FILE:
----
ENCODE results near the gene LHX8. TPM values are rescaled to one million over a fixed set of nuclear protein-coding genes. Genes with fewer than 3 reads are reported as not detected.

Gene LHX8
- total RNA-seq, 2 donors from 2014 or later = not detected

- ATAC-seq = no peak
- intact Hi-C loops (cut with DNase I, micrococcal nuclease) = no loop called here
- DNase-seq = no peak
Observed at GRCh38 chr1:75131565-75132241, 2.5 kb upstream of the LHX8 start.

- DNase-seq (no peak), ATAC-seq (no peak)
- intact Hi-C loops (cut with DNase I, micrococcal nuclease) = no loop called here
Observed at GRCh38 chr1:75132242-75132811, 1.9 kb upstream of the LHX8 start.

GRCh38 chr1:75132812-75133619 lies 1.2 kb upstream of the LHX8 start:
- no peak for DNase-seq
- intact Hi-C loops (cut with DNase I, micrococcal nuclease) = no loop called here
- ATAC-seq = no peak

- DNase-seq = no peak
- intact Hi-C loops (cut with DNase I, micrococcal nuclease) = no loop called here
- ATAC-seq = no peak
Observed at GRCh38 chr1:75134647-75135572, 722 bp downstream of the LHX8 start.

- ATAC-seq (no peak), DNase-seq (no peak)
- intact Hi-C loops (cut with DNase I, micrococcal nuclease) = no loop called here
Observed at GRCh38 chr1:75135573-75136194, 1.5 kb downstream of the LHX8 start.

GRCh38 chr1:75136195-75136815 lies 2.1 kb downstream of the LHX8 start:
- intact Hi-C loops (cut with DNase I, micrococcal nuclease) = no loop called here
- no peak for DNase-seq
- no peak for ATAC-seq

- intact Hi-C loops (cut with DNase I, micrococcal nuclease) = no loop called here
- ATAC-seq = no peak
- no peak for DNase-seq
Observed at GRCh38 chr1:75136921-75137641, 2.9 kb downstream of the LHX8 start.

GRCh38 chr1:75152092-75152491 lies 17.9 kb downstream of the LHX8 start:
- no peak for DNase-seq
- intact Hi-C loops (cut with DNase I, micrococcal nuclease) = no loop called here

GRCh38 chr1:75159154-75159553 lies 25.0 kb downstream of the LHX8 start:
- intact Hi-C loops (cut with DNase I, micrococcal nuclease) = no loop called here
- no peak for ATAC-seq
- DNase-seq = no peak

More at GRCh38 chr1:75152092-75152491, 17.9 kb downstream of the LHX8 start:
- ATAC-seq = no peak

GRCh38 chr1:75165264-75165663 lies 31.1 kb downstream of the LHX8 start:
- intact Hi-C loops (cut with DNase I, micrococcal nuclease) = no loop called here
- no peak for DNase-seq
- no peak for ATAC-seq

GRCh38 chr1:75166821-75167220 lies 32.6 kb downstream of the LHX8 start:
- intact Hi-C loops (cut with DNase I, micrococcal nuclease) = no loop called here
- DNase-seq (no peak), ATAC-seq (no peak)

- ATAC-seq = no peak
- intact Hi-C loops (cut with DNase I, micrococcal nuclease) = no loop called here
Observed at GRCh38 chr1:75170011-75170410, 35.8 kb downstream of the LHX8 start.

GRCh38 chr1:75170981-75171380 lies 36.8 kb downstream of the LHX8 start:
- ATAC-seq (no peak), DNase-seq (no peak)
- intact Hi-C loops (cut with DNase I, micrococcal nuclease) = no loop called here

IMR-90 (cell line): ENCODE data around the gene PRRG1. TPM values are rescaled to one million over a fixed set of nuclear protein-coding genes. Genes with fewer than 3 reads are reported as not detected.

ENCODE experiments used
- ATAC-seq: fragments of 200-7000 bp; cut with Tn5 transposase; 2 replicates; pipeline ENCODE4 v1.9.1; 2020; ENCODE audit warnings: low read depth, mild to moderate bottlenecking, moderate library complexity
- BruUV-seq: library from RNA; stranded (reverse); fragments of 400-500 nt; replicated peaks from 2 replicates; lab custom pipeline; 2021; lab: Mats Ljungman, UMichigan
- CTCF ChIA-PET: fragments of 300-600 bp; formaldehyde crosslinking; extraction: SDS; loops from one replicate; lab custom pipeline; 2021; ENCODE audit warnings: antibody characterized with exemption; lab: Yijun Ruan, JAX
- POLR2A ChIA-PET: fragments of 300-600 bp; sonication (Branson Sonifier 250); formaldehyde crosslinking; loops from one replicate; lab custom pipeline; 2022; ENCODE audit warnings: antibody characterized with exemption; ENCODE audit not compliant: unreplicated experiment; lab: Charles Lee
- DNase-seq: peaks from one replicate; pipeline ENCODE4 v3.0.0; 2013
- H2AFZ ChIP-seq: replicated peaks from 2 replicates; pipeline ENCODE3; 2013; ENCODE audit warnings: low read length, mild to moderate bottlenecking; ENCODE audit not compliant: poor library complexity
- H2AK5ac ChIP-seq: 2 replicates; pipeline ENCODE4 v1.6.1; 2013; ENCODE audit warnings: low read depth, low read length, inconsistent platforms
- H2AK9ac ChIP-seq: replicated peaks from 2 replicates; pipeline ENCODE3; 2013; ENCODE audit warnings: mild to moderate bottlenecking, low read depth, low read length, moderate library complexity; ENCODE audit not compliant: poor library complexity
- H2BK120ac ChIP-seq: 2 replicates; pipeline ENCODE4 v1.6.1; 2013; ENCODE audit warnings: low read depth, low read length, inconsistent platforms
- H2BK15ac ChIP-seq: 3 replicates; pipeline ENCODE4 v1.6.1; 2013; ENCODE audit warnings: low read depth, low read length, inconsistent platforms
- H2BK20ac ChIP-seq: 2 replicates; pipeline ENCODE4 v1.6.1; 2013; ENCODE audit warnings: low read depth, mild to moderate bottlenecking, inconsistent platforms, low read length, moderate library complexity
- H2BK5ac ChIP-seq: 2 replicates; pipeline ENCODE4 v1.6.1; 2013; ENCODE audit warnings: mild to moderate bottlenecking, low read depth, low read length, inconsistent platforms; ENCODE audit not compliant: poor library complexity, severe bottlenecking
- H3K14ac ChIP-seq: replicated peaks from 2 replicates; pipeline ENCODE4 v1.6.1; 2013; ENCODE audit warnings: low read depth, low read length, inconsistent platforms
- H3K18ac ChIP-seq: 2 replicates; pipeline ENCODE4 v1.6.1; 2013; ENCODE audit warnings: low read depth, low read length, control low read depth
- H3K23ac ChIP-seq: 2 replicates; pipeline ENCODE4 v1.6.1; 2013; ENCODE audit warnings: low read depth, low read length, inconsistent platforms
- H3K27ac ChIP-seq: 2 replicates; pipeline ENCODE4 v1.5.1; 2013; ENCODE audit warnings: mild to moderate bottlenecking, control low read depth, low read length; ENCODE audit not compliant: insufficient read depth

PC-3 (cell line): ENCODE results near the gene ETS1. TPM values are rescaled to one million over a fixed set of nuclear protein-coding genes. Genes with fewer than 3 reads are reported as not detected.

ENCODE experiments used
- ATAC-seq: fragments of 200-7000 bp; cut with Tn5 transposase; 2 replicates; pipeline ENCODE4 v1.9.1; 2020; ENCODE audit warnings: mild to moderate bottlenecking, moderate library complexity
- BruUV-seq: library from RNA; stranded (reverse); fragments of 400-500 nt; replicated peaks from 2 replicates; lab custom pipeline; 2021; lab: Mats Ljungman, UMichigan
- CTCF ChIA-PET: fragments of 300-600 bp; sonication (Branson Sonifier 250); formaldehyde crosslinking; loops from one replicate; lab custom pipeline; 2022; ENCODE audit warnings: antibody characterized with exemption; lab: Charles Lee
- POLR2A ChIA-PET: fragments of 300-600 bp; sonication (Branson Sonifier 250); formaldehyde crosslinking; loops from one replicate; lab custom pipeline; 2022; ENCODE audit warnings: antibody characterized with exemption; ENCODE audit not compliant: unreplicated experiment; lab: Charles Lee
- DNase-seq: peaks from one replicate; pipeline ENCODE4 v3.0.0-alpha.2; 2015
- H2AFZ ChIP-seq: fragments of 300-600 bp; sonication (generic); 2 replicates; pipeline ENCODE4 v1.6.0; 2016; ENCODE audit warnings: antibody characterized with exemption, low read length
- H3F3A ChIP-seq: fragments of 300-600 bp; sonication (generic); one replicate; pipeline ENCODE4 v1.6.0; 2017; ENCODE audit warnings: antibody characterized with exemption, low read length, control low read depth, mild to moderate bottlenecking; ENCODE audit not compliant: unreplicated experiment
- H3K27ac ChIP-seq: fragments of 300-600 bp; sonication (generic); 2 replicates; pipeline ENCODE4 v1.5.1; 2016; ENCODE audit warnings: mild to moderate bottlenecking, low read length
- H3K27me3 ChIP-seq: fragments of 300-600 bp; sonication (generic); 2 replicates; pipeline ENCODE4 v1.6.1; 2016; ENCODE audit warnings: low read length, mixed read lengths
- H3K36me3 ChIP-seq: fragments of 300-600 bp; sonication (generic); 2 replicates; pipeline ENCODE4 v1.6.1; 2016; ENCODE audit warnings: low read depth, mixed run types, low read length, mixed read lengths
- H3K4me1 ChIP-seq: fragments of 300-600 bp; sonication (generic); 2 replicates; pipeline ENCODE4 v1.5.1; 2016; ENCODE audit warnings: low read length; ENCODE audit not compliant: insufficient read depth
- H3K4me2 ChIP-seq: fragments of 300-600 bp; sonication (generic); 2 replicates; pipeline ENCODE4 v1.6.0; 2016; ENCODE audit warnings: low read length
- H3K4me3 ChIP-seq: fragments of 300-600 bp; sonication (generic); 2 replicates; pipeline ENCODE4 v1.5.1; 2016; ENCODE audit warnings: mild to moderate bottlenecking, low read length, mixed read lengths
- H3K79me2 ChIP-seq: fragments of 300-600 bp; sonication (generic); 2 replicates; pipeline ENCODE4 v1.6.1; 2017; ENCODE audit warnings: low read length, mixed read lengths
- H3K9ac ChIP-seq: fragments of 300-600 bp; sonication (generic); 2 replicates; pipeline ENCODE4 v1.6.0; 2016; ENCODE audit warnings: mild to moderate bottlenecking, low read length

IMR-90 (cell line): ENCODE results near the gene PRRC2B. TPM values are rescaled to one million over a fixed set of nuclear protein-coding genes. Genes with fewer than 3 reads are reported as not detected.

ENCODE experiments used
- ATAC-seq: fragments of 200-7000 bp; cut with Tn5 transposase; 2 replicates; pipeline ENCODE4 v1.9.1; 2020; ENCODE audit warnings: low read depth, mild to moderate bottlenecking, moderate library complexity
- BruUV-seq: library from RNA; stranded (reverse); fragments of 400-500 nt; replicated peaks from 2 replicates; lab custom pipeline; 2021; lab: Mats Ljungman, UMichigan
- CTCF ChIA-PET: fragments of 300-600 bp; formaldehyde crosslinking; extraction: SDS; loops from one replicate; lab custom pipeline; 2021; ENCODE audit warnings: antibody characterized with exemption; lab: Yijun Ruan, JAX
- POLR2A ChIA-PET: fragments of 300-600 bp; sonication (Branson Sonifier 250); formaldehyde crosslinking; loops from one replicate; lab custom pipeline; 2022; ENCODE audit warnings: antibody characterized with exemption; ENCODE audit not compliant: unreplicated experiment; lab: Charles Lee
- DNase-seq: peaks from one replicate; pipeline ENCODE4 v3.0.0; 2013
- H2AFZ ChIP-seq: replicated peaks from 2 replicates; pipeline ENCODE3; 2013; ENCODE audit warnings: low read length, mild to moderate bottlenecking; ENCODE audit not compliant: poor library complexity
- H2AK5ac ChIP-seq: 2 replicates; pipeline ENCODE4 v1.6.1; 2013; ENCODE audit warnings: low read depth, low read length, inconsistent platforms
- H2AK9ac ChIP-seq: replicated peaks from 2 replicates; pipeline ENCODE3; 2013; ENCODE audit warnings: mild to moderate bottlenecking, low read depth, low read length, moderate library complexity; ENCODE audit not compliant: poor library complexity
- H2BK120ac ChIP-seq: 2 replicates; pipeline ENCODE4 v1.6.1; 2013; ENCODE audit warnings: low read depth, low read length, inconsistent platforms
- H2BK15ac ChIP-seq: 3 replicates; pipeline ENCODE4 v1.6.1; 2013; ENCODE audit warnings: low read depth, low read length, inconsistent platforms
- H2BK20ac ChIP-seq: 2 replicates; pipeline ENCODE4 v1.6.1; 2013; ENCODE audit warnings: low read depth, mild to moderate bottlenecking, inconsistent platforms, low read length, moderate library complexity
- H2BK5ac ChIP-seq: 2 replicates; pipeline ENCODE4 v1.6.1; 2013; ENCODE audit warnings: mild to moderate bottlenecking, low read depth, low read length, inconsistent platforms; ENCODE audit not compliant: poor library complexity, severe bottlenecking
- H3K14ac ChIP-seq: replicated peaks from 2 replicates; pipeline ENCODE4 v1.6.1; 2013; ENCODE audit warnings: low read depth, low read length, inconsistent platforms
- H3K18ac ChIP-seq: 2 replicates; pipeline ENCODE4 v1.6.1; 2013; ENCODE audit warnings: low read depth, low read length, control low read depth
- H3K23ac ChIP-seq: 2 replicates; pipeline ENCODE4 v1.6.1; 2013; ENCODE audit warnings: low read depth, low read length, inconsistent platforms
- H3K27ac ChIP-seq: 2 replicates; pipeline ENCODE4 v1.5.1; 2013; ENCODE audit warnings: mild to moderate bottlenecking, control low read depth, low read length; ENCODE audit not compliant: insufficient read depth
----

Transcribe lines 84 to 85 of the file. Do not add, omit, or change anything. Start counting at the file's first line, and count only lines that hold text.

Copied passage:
- H3K4me3 ChIP-seq: fragments of 300-600 bp; sonication (generic); 2 replicates; pipeline ENCODE4 v1.5.1; 2016; ENCODE audit warnings: mild to moderate bottlenecking, low read length, mixed read lengths
- H3K79me2 ChIP-seq: fragments of 300-600 bp; sonication (generic); 2 replicates; pipeline ENCODE4 v1.6.1; 2017; ENCODE audit warnings: low read length, mixed read lengths